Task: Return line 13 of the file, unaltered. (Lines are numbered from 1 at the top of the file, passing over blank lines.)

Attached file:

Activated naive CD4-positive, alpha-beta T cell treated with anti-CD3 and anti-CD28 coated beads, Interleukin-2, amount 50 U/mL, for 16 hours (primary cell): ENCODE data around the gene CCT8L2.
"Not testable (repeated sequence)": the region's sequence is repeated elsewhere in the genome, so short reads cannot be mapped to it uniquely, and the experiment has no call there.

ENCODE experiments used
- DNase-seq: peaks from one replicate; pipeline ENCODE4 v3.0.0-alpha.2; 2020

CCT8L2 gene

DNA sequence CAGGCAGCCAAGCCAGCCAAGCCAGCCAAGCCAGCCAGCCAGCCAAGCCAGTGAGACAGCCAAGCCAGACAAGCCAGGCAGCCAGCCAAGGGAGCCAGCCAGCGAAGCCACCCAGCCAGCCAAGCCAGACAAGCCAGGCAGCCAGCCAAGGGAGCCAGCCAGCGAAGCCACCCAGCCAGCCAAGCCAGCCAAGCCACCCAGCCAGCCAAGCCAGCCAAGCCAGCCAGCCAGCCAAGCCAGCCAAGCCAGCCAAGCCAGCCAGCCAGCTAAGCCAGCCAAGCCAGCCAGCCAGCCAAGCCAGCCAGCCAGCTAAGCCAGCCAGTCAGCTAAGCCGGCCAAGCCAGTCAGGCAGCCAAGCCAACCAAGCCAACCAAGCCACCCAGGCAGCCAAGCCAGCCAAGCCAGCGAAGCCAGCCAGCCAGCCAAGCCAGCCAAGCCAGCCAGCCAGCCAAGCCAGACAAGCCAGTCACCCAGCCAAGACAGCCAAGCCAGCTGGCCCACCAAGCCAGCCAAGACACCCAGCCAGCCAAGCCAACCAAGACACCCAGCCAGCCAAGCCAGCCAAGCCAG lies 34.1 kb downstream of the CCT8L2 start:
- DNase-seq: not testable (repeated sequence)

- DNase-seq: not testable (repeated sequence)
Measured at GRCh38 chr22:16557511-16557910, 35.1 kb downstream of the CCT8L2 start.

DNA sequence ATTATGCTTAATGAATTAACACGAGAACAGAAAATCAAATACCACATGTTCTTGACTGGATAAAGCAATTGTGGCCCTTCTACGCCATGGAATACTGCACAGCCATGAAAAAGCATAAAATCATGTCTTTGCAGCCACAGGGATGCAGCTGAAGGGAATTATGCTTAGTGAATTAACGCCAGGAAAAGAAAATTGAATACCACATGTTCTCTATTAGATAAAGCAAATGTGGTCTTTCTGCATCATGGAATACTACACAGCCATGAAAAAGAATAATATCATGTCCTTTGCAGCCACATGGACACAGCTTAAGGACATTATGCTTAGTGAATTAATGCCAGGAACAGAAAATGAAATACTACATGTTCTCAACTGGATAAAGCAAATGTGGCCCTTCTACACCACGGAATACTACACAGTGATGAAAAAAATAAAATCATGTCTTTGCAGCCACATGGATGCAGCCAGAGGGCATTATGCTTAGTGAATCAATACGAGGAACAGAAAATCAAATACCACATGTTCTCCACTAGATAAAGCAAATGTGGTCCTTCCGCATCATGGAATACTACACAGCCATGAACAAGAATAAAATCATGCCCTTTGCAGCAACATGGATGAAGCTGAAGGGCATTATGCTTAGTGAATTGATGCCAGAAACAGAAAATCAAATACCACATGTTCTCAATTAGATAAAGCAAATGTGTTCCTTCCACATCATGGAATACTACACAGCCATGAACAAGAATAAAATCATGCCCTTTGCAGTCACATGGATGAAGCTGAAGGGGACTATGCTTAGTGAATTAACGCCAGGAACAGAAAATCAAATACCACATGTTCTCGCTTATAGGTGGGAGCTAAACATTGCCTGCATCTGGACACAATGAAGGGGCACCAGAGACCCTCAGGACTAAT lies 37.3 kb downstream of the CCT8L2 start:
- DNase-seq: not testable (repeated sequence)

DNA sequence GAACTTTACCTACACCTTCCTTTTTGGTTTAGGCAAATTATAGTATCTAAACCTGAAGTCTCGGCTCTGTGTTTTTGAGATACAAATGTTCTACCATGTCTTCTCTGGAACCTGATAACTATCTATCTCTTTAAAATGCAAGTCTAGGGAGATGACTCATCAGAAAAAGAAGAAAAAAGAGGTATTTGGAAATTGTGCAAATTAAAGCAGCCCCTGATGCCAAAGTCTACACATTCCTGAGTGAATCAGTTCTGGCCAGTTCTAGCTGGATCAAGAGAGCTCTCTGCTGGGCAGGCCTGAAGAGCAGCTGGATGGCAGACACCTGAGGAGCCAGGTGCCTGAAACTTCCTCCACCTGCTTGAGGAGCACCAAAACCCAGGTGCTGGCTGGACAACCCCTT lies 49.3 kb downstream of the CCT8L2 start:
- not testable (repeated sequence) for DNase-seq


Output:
- not testable (repeated sequence) for DNase-seq